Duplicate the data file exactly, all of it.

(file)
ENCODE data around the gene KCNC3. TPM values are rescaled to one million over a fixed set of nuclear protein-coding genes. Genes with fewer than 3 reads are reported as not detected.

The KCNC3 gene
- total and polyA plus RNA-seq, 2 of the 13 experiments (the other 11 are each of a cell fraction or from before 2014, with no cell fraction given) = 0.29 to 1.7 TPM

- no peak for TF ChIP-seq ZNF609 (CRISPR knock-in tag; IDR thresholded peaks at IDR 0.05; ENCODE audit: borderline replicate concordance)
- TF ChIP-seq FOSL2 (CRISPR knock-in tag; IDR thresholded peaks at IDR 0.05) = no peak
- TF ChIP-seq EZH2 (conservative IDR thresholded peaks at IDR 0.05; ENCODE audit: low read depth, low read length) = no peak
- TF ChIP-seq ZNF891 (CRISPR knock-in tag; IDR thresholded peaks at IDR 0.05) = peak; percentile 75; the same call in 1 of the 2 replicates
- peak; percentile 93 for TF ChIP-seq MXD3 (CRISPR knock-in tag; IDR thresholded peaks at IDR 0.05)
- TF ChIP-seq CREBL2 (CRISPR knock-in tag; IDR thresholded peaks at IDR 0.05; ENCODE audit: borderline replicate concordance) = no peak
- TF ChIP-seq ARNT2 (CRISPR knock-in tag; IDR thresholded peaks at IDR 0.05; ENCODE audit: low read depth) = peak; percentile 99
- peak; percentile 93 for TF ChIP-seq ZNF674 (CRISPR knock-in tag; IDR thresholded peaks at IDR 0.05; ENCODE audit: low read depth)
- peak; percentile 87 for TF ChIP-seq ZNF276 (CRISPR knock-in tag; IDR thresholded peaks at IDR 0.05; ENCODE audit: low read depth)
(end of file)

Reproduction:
ENCODE data around the gene KCNC3. TPM values are rescaled to one million over a fixed set of nuclear protein-coding genes. Genes with fewer than 3 reads are reported as not detected.

The KCNC3 gene
- total and polyA plus RNA-seq, 2 of the 13 experiments (the other 11 are each of a cell fraction or from before 2014, with no cell fraction given) = 0.29 to 1.7 TPM

- no peak for TF ChIP-seq ZNF609 (CRISPR knock-in tag; IDR thresholded peaks at IDR 0.05; ENCODE audit: borderline replicate concordance)
- TF ChIP-seq FOSL2 (CRISPR knock-in tag; IDR thresholded peaks at IDR 0.05) = no peak
- TF ChIP-seq EZH2 (conservative IDR thresholded peaks at IDR 0.05; ENCODE audit: low read depth, low read length) = no peak
- TF ChIP-seq ZNF891 (CRISPR knock-in tag; IDR thresholded peaks at IDR 0.05) = peak; percentile 75; the same call in 1 of the 2 replicates
- peak; percentile 93 for TF ChIP-seq MXD3 (CRISPR knock-in tag; IDR thresholded peaks at IDR 0.05)
- TF ChIP-seq CREBL2 (CRISPR knock-in tag; IDR thresholded peaks at IDR 0.05; ENCODE audit: borderline replicate concordance) = no peak
- TF ChIP-seq ARNT2 (CRISPR knock-in tag; IDR thresholded peaks at IDR 0.05; ENCODE audit: low read depth) = peak; percentile 99
- peak; percentile 93 for TF ChIP-seq ZNF674 (CRISPR knock-in tag; IDR thresholded peaks at IDR 0.05; ENCODE audit: low read depth)
- peak; percentile 87 for TF ChIP-seq ZNF276 (CRISPR knock-in tag; IDR thresholded peaks at IDR 0.05; ENCODE audit: low read depth)